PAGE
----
A catastrophic injury can be caused by almost any aspect of daily life. Regardless of how one was involved in a catastrophic injury, the important takeaway is that accident has dramatically changed the life of the injured person by impacting their health, livelihood, family, and future.
What Constitutes a Catastrophic Injury?
There is no official legal definition for a catastrophic injury. A reasonable person can conclude that not all injuries are the same. For example, fender benders, slip-and-falls, and general clumsiness may leave someone with injuries, medical bills, and time off work. However, a catastrophic injury renders a person completely incapacitated and unable to live a healthy and productive lifestyle.
These types of injuries can be caused by any number of accidents, including (but not limited to):
- High-impact automobile collisions.
- Construction accidents.
- Falls from high buildings.
- Real property defects like uncovered holes, damaged trees and other foliage, dilapidated structures, and exposed wiring or powerlines.
- Electrocution and fire.
- Injuries caused by hazardous chemical or pollutant exposure.
- Criminal violence, including gunshots, stab wounds, and being hit with blunt objects.
For a free legal consultation with a catastrophic injury lawyer serving Marion, call (901) 526-2126
Types of Catastrophic Injuries
Although the number of types of catastrophic injuries is theatrically endless, below are some of the most common forms of injury:
- Brain trauma
- Spinal cord damage
- Bone fractures
- Internal organ damage or failure
- Permanent hearing and vision impairment
- Mental and emotional anguish caused by severe physical trauma
Marion Catastrophic Injury Lawyer Near Me (901) 526-2126
Compensation for Catastrophic Injuries
Compensation for catastrophic injuries can vary depending on the circumstances of the accident. Not all cases have a set dollar amount but may include one or more of the forms of compensation:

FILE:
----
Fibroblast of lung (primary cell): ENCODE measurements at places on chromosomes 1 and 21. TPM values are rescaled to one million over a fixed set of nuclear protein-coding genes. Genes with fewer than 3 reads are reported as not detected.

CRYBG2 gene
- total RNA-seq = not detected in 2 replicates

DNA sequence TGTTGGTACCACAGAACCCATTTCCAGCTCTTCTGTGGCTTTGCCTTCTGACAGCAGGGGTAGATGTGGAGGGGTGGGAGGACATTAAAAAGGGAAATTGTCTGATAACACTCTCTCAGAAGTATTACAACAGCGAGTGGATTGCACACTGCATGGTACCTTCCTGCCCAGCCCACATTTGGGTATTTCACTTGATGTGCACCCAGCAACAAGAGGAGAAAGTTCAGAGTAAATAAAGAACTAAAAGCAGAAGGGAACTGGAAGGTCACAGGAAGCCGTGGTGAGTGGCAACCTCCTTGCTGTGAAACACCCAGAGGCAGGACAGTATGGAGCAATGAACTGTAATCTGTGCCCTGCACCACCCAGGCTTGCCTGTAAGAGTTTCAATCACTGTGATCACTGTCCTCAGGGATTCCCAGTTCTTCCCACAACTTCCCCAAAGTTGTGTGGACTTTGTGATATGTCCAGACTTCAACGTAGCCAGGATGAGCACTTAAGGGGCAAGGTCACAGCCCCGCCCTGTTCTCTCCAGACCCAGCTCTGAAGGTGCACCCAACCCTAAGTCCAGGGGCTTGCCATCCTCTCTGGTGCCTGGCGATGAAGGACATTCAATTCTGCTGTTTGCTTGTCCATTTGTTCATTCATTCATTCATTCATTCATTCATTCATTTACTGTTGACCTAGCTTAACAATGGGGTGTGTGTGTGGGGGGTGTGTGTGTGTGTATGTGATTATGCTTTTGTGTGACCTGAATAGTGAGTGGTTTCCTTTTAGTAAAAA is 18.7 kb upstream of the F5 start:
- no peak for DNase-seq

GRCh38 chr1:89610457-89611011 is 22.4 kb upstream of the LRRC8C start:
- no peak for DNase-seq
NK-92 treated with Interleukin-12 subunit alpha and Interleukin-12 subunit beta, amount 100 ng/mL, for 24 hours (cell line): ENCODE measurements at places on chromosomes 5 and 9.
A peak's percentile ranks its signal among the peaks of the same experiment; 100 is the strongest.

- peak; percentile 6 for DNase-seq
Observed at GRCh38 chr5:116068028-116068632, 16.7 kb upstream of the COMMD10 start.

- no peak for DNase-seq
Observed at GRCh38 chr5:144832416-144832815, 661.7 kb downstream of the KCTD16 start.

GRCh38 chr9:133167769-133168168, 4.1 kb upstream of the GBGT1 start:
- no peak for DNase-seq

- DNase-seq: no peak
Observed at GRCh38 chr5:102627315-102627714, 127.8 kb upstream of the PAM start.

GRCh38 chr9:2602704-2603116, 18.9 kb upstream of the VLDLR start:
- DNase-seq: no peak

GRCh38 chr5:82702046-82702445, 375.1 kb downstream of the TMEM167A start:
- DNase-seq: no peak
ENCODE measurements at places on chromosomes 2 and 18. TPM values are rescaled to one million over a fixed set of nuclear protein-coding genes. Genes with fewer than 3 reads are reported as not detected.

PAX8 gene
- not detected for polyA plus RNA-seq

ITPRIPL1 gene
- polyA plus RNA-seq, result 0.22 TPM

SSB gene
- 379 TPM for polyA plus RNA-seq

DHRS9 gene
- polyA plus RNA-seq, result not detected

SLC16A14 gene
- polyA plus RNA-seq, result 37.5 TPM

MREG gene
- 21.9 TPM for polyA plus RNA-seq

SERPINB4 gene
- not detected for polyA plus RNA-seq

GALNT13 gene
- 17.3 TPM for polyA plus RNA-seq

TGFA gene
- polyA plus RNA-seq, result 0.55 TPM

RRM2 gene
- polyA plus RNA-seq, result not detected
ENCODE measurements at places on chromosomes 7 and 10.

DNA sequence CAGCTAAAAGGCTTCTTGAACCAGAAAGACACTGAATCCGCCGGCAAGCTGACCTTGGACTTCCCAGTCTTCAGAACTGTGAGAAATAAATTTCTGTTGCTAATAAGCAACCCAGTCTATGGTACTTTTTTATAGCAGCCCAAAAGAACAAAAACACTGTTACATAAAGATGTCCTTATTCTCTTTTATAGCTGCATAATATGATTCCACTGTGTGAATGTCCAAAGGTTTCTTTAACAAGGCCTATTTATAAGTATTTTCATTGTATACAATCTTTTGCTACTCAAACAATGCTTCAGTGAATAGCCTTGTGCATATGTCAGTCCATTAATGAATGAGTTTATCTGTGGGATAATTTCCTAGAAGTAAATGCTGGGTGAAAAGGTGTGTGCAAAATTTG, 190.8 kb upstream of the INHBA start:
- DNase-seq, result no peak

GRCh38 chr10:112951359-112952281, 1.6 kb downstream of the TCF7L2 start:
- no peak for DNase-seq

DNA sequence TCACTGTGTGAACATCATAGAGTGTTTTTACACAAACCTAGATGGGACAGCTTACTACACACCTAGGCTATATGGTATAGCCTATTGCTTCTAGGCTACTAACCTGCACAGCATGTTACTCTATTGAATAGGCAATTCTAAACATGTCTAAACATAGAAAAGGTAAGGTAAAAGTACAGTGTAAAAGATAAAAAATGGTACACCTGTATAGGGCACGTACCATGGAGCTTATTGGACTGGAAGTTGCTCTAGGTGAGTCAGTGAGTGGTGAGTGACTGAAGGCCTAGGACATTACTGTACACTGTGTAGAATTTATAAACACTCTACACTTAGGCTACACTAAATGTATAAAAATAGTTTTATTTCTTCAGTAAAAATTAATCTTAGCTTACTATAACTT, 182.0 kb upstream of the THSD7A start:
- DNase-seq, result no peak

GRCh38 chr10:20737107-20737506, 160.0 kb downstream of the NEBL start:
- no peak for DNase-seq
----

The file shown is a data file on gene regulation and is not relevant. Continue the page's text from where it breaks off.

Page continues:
- Loss of current and future wages: this includes loss of past wages that were missed because of the accident and a loss of earning potential for future wages
- Loss of consortium: a loss of one’s ability to display affection in a marriage or towards one’s kids putting a permanent strain on familial relationships
- Medical bills: the extraordinary cost of medical bills, which can include surgery, rehabilitation, physical and occupational therapy, psychological therapy, prosthetics, medication, and other medical supplies
- Pain and suffering: a subjective measure where finders of fact look to the physical discomfort and emotional distress a person suffers after an injury and compensates them accordingly
- Punitive damages: a form of damages meant to punish a defendant for their actions and deter certain behavior. Arkansas does allow punitive damages under very particular circumstances, which includes a finding that the defendant acted with malice, reckless disregard for others, or intentionally
Establishing Liability for a Catastrophic Injury
In many cases, the standard for determining a defendant’s liability is whether the defendant’s actions amount to negligence. For example, in Arkansas, the test for negligence is relatively straightforward.
Duty of Care
Under the first prong of the negligence test, a plaintiff must show that the defendant owed the plaintiff a duty of care. Courts determine this by looking at other reasonably situated persons in the defendant’s position. For example, in a typical catastrophic car collision case, a defendant driver owes typically the plaintiff a duty of care based on other reasonably situated drivers on the road.